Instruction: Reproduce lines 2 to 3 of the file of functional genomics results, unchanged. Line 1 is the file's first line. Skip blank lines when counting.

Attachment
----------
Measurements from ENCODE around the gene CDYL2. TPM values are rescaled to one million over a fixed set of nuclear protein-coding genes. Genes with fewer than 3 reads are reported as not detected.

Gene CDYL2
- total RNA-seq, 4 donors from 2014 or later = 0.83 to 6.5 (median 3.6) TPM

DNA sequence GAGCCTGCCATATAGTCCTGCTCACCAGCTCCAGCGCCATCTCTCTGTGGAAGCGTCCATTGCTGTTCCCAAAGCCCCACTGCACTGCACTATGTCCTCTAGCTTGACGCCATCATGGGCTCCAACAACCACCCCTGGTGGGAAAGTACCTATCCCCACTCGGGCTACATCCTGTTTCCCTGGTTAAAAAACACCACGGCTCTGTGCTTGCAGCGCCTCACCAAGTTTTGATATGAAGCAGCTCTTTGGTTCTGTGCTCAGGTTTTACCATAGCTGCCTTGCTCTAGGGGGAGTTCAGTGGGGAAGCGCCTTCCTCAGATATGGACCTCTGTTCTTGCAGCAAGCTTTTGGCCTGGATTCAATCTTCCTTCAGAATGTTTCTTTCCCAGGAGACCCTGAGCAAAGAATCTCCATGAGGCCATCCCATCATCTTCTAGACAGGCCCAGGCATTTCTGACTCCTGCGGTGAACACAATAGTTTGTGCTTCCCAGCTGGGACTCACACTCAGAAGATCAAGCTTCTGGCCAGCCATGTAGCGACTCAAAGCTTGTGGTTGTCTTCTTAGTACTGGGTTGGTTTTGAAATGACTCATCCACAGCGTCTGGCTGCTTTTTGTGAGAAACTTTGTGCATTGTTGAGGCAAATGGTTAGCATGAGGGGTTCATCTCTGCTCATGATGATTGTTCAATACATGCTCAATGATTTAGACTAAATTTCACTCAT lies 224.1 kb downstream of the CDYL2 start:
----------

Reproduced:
Gene CDYL2
- total RNA-seq, 4 donors from 2014 or later = 0.83 to 6.5 (median 3.6) TPM